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On a warm August morning, Wallace sees that someone wants a Kansas City road map and will pay $15 for its delivery. He explains his method for making deliveries more profitable. First, he says, he always rides either his Honda Nighthawk motorcycle or a scooter that conserves gas. Second, he uses Craigslist to find certain things people are Zaarly-ing — the golf shoes that someone else has him hunting, for example.
"I always go through the free section because people give away free stuff all the time, like crazy," Wallace says of Craigslist. "And if there's nothing posted in the free section, I'll go to 'For Sale,' because sometimes people just want to get rid of stuff. And if they're getting rid of stuff, then I'll hit them up or make them an offer, and if it's worth making, you know, 10, 15, 20 bucks off it, then I'll do it."
This morning, he cruises on the Nighthawk to a nearby QuikTrip, buys two maps and heads to Zaarly's offices, just west of the River Market. The map, it turns out, is for a Zaarly employee who wants to track where door hangers advertising the company's services have been placed.
Wallace parks his bike in the building's small lot and jogs up the back stairs rather than approaching the front door. An employee answers the locked door. Wallace, money now in hand, calls out across the office to a couple of employees he has come to know: "Thanks, Josh. See you, Tom!" The fact that he's on a first-name basis with the Zaarly staff is indicative of what he says is the young company's one major flaw.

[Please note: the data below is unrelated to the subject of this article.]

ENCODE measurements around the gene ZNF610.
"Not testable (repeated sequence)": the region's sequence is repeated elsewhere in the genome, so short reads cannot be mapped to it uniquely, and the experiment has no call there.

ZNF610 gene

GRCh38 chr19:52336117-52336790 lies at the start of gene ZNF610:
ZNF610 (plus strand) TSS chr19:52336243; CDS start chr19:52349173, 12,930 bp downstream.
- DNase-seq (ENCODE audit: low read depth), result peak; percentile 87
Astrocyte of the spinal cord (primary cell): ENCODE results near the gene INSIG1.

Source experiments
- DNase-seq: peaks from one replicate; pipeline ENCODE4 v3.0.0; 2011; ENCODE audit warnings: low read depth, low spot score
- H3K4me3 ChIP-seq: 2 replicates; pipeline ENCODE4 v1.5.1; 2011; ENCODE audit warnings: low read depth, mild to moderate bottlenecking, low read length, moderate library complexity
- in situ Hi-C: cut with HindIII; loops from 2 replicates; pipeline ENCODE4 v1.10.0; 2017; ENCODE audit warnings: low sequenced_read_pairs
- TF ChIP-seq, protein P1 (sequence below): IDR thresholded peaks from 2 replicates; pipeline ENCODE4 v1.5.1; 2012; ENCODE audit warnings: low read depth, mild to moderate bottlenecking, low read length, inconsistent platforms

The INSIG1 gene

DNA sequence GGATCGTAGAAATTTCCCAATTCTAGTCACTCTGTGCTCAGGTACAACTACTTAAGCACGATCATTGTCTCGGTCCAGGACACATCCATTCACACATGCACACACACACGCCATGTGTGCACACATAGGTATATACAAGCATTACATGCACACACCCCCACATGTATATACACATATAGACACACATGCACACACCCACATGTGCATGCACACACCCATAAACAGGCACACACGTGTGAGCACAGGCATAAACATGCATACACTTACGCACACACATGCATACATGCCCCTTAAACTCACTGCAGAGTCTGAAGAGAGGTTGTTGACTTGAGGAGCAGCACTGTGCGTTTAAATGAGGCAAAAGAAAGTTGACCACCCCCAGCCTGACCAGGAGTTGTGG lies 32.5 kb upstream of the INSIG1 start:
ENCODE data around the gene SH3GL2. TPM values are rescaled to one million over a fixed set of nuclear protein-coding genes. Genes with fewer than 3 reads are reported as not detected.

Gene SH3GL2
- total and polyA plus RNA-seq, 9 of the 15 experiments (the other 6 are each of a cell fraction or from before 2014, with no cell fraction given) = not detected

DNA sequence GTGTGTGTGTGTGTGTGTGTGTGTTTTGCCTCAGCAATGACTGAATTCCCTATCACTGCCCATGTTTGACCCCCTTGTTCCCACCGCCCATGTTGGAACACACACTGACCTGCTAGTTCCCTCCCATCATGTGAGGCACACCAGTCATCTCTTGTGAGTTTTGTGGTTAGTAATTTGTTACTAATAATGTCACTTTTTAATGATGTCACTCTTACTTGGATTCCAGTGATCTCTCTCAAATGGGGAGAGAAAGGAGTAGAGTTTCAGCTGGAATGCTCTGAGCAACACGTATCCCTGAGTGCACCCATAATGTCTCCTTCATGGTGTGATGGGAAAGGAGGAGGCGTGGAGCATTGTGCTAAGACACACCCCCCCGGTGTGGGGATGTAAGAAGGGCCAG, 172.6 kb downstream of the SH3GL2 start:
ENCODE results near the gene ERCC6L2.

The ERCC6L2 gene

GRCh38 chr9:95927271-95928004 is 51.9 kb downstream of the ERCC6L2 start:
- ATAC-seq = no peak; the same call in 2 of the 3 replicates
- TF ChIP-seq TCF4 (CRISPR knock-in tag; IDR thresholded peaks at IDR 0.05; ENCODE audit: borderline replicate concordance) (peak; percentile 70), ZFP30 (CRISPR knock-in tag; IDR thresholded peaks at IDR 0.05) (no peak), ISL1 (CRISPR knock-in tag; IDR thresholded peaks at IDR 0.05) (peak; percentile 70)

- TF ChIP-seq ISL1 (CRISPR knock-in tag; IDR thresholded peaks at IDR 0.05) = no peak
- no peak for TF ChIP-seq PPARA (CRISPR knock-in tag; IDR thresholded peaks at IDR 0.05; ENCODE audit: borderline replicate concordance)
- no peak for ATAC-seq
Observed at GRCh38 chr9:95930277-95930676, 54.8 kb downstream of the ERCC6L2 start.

"There's not enough people on it yet," he says. Wallace estimates that roughly 70 percent of his customers so far have been Zaarly employees. The company offices are indeed easy to on the Zaarly website map via a constant cluster of requests concentrated in one building.
There have been a few other growing pains. In July, a security glitch exposed some user information, including (it was briefly feared) phone numbers. Fishback dismisses it as a minor stumble for a company expanding so fast.
"You know, whatever," he says. "Some hacker found a hole. You couldn't actually get any important information out of it, but what he did was, he e-mailed me but he also e-mailed all the editors of the major tech places. It was pretty low-trauma."
The CEO says such missteps ultimately improve his company — sometimes in unexpected ways.
"We had a 17-year-old kid find another hole," Fishback says. "Again, zero risk associated with it. But he just e-mailed us directly and said, 'Hey, guys, don't worry, I come in peace, but I just found this little hole, just thought you should know about it.' So we put him on contract to find some other holes to see if he could."
Wallace says he occasionally has had minor issues with mapping Zaarly's traffic. Sometimes, users post something from one place, but the location of the delivery is somewhere else.
He recalls a 2 a.m. request that he and a friend set out to fulfill: Someone wanted Taco Bell delivered to his house. On the Zaarly map, the request appeared to be not far from Wallace's home in midtown. But the user was in Overland Park, which led to Wallace encountering another of Zaarly's potential problems.
"We actually met the guy on a street corner because he was creeped out," Wallace says. "He didn't want us to know where he lived."
Fishback says he doesn't believe Zaarly will face complaints similar to those leveled against Craigslist, which has been marred with allegations that it has promoted prostitution and created contact points for human trafficking and other criminal activity. In the same way that eBay's anti-scam model encourages eBay users to leave public feedback about one another, the key to keeping Zaarly safe, he says, is that each user's success on the site depends on that person's earning a good reputation.